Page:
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What's Going On In Deftones?

From the Paris attacks to inner band turmoil, Deftones are in a strange place right now. We try to find out what's going on...

On the evening of November 13, 2015, following a quiet family dinner with his wife Risa and daughter Lola, Chino Moreno returned to his hotel room in Paris in a relaxed and contented frame of mind. The weekend ahead was to see his band, Deftones, play three sold-out gigs in the city’s beautiful Bataclan theatre, as a prelude to a short run of European shows. And with the final mixes of the quintet’s eighth studio album newly signed off, their frontman recalls that the Sacramento band were in “an excited place” as they prepared to re-introduce themselves to European audiences. Then the 42-year-old singer turned on the TV in his hotel room and time seemed to stand still.

As news reports filtered in of a shooting incident in Paris’s Place de la République, Chino reached for his phone and hurriedly texted his bandmates, who he knew to be staying in a hotel overlooking the square. When the ticker tape along the bottom of the screen broke news of an unfolding hostage situation at the Bataclan, his fears intensified. Deftones had been invited to attend that evening’s concert from their friends Eagles Of Death Metal, and although Chino had declined the invite in favour of a quiet evening with his family, he was aware that guitarist Stephen Carpenter and a number of the band’s crew had accepted the offer. Incoming texts informed the singer that Stephen’s party were safely back at their hotel, having left the gig three or four songs into the Eagles’ set, but the fate of Jesse Hughes’ band and audience remained uncertain as reports of further violent atrocities citywide intensified.

“It was very tense,” Chino recalls. “We were told to stay in the hotel and not go anywhere so we were just glued to the television and taking it in the same way the whole world was. We were just hoping for the best outcome.” The full horror would only become clear as dawn broke over Paris. 130 civilians were killed in what turned out to be a series of shootings and suicide bombings co-ordinated by the ISIS terrorist group, 89 of them murdered at the Bataclan. More than 350 people were injured in the attacks: eight terrorists lay dead too.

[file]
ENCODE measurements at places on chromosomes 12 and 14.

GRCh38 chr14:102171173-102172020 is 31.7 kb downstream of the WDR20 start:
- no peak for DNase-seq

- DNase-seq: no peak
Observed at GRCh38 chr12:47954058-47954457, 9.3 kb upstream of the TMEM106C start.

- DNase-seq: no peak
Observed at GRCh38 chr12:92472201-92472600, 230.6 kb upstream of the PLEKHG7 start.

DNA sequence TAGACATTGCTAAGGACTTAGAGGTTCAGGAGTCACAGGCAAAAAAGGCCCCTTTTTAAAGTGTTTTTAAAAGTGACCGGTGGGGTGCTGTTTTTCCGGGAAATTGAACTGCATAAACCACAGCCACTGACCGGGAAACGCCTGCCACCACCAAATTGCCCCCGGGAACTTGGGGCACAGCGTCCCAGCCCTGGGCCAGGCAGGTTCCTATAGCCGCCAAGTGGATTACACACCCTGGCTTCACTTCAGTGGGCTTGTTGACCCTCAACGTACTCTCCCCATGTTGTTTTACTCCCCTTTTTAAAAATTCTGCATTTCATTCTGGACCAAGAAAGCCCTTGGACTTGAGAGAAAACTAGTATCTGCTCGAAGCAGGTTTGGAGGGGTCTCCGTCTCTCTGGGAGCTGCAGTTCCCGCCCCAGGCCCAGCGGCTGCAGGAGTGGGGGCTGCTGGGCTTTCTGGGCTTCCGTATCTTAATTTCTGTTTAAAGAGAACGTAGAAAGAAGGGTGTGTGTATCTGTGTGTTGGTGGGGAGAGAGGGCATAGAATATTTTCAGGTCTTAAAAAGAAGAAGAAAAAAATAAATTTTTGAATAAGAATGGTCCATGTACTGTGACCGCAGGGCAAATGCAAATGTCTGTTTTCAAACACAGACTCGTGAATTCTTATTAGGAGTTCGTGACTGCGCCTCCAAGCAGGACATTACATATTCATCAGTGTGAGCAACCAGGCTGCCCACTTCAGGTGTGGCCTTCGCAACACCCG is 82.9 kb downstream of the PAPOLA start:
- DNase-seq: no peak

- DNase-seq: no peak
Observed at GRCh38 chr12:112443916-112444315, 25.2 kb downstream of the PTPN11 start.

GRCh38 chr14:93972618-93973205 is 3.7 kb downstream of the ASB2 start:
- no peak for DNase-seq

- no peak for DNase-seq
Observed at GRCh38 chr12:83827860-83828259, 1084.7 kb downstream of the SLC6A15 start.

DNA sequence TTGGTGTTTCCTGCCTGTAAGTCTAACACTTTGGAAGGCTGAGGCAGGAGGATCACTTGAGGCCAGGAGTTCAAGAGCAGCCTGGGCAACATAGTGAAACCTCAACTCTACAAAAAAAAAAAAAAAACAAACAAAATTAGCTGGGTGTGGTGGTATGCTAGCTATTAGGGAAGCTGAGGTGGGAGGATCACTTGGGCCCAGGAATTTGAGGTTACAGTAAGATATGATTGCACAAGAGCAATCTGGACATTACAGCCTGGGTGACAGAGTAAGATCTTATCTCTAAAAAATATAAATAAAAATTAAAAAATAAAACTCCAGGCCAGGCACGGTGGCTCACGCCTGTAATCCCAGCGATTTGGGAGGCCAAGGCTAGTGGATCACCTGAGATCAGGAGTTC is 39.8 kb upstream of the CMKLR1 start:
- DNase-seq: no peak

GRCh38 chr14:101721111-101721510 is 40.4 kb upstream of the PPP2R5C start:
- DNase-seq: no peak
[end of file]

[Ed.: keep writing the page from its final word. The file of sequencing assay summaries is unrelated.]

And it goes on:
“It was crazy,” Chino says quietly. “We were lucky that we escaped the situation, but others were not so lucky. Music has always been something that people use to escape reality, and for people to have their lives taken while just out watching rock’n’roll was just horrific.”

Though emotions in the Deftones camp were understandably running high, clear-headed decisions still had to be made in regards to their upcoming schedule. With the Bataclan now a murder scene, there was no question that the Paris shows would be cancelled, but the prospects for their proposed engagements in Berlin, Cologne and London – where Deftones were due to perform at the 12,500-capacity SSE Arena in Wembley on November 21 – were less certain. The Wembley date, a signifier of the renewed momentum the band had achieved since 2010’s brilliant Diamond Eyes album introduced them to a new generation of rock fans, was set to be the quintet’s biggest UK headline date in 12 years, but its importance now had to be weighed against not only considerations of the band’s emotional state, but also concerns over the safety of their audience in the wake of the chilling events at the Bataclan. In the end, a decision was taken to put all the remaining tour dates on hold.

“Obviously for our guys who were there it was a whole lot more intense,” says Chino. “There’s a heaviness that goes along with that. I got on the phone with Stephen that evening and he said to me that he wasn’t really in any mindset to play a concert; I wasn’t either, and I wasn’t even there. I just wanted us just to get out of the city and get back home. I knew we could return when the time is right. It was only a few shows and it’s just music. A tragedy like that puts everything into perspective.”


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